Thursday, February 5, 2009

The Slow Season, But Cold.

“It looks like
Summer’s come early
This year,” I mumbled,
Through silver smoke
I can’t discern from
My breath in the cold,
By sub-arctic dumpsters
Behind the mall-attached
Restaurant I work in,
As a coworker and I
Smoked frigid boredom,
Waiting for tables that
Wouldn’t come, reflecting
How similar, though brittle,
It was, to the warmer
Season, the one we expected
To be this very quiet and still.

While waiting to find out where I head next for, I work in a restaurant that's attached to a shopping mall. Summers are always slow. Last year, this month was still smack in the middle of our busy-season, which didn't end until long after the snow had melted. The last couple of weeks have felt like the summer, in terms of business. I've been trying to put off writing about the current economic situation that we're all grappling with for as long as possible (mostly because I hadn't completely made up my mind if the issue had already been over-tread by the media and blogosphere-at-large, or if the attention has been, and is, warranted because of the all-encompassing nature of the changes in our social-climate). I've had alot of time lately to think about how and why people aren't spending money, while standing around waiting for them to come through our doors and spend the money that, in turn, allows me to spend money. The poem above is a brief musing I jotted down while sitting by the dumpster, grabbing some polluted air... I post it less because of my pride in how it turned out, and more because I felt that it worked as a fitting preface-piece to my next entry, which will feature some musings about the place and potential of arts and ideas in times of economic recession.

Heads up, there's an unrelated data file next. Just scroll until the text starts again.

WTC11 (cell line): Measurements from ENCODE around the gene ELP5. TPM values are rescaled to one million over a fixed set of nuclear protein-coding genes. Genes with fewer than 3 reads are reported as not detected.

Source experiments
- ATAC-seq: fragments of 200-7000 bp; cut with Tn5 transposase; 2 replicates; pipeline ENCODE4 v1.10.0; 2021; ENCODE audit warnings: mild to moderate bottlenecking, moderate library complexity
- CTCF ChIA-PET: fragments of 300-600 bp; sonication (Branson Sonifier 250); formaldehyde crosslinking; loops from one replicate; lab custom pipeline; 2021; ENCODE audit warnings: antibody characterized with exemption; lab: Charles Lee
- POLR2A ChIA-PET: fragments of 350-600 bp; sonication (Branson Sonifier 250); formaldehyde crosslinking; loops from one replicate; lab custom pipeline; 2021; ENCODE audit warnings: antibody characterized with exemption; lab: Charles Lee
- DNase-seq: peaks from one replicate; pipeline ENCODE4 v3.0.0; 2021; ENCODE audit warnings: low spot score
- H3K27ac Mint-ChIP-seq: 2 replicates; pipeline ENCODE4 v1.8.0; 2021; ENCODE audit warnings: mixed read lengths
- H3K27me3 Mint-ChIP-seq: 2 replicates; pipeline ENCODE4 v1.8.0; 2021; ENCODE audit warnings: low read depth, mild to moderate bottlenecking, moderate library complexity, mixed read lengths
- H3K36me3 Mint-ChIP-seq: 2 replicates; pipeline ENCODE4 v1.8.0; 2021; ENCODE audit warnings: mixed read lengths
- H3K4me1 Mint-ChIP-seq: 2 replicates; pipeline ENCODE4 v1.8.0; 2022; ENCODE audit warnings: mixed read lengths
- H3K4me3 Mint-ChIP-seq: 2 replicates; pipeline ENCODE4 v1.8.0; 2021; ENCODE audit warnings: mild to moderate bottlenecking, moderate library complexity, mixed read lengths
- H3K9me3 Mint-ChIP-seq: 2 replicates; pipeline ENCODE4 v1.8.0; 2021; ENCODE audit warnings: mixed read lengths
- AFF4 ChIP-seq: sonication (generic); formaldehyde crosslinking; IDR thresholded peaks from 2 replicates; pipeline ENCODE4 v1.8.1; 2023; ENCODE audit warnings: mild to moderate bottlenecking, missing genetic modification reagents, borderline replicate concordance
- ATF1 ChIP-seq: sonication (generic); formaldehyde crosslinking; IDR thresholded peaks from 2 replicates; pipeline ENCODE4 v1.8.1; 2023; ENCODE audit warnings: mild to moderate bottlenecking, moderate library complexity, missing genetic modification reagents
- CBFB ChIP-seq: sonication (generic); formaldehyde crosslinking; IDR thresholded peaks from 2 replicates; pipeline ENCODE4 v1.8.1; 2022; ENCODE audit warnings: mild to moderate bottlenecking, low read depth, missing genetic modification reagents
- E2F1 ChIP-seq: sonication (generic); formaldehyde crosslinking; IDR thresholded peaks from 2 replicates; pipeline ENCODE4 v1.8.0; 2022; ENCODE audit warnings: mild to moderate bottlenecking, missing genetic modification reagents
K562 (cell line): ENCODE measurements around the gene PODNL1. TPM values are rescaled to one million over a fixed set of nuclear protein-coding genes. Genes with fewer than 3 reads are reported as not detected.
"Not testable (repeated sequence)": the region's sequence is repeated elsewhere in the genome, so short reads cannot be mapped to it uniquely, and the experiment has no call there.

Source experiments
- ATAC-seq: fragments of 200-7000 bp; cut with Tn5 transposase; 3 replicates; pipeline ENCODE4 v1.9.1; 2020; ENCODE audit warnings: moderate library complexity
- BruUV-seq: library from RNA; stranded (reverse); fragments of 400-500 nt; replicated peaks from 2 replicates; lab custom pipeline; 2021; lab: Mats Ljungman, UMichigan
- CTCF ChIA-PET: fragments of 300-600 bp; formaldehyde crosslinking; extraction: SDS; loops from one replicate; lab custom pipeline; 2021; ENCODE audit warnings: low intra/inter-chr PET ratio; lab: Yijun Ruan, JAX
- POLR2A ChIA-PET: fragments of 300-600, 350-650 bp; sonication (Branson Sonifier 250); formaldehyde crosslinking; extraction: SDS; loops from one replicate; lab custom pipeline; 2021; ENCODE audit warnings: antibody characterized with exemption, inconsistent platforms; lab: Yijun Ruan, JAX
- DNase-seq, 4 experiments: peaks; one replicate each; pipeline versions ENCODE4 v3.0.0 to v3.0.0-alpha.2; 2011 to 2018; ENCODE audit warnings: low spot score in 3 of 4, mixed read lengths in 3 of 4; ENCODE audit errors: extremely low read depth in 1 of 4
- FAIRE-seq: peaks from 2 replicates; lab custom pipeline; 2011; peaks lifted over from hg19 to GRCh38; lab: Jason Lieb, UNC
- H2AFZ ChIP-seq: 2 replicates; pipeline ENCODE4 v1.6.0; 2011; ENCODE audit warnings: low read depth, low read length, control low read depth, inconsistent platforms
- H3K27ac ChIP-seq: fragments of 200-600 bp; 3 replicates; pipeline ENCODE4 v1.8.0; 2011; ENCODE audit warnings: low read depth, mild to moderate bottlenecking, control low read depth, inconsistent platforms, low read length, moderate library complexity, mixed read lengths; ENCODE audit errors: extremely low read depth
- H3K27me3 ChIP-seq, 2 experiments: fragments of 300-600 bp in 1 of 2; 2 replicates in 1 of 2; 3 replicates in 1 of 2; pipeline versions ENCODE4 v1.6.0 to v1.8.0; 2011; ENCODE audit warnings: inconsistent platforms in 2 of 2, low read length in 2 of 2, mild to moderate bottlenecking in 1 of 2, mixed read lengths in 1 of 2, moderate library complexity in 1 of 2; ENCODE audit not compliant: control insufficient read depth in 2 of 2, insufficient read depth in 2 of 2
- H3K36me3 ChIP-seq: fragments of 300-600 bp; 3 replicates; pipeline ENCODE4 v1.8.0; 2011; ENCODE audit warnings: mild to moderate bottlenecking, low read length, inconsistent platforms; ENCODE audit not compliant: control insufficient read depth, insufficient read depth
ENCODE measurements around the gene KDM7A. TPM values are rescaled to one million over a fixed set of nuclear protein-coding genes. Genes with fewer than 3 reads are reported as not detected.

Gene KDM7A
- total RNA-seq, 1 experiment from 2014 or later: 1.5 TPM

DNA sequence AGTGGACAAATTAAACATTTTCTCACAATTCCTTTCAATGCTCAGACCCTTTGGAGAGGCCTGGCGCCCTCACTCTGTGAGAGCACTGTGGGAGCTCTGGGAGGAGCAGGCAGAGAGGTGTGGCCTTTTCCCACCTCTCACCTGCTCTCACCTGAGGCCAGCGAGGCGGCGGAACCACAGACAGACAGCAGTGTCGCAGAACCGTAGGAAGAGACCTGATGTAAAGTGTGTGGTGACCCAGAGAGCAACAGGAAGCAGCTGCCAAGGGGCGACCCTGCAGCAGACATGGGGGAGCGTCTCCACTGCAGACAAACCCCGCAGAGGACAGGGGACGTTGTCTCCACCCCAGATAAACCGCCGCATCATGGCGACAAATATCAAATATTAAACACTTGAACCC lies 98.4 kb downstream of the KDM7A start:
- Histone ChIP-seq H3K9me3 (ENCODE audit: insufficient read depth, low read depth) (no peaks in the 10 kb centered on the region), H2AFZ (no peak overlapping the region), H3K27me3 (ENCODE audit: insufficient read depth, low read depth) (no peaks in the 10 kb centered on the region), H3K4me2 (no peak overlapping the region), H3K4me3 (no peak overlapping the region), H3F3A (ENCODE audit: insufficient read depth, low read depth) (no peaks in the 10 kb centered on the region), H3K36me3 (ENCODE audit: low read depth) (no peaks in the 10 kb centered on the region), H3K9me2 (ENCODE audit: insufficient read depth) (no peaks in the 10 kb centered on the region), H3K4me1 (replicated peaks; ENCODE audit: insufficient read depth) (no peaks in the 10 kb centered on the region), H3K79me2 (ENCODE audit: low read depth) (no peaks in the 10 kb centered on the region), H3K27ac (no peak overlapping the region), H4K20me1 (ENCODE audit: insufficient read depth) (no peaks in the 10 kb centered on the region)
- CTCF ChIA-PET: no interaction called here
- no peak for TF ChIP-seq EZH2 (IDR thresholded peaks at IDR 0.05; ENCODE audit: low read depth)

Stay tuned.

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